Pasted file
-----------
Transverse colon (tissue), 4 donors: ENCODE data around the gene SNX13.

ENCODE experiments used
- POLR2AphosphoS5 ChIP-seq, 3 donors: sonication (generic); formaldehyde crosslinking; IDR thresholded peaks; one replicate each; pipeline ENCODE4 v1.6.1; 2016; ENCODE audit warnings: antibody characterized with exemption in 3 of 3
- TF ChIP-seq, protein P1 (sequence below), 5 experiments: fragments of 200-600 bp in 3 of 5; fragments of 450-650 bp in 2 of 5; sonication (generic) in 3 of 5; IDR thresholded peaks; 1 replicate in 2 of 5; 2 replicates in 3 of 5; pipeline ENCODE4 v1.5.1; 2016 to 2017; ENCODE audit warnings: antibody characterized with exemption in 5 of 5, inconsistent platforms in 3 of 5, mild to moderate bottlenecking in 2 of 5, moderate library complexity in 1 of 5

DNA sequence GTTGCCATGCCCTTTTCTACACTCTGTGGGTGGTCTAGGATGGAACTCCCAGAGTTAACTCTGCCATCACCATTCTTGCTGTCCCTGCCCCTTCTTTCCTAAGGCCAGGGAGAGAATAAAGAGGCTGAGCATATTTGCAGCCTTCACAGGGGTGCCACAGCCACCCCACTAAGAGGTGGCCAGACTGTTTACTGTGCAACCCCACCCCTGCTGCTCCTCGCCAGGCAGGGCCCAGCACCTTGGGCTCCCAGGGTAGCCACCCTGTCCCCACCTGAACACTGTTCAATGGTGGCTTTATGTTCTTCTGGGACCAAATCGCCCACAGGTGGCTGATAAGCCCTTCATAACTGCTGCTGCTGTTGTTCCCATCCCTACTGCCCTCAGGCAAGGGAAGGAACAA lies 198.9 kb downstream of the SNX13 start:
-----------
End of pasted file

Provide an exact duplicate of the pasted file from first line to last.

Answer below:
Transverse colon (tissue), 4 donors: ENCODE data around the gene SNX13.

ENCODE experiments used
- POLR2AphosphoS5 ChIP-seq, 3 donors: sonication (generic); formaldehyde crosslinking; IDR thresholded peaks; one replicate each; pipeline ENCODE4 v1.6.1; 2016; ENCODE audit warnings: antibody characterized with exemption in 3 of 3
- TF ChIP-seq, protein P1 (sequence below), 5 experiments: fragments of 200-600 bp in 3 of 5; fragments of 450-650 bp in 2 of 5; sonication (generic) in 3 of 5; IDR thresholded peaks; 1 replicate in 2 of 5; 2 replicates in 3 of 5; pipeline ENCODE4 v1.5.1; 2016 to 2017; ENCODE audit warnings: antibody characterized with exemption in 5 of 5, inconsistent platforms in 3 of 5, mild to moderate bottlenecking in 2 of 5, moderate library complexity in 1 of 5

DNA sequence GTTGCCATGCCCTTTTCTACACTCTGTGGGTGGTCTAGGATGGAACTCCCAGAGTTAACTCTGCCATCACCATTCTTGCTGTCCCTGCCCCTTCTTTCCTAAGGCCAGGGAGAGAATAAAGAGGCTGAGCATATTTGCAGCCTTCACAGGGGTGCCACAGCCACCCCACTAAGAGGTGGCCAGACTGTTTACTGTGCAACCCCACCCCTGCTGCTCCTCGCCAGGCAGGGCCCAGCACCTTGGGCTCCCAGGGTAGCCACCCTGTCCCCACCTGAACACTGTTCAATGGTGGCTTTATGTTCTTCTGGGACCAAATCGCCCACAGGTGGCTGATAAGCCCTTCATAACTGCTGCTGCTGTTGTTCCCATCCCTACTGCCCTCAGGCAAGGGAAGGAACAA lies 198.9 kb downstream of the SNX13 start: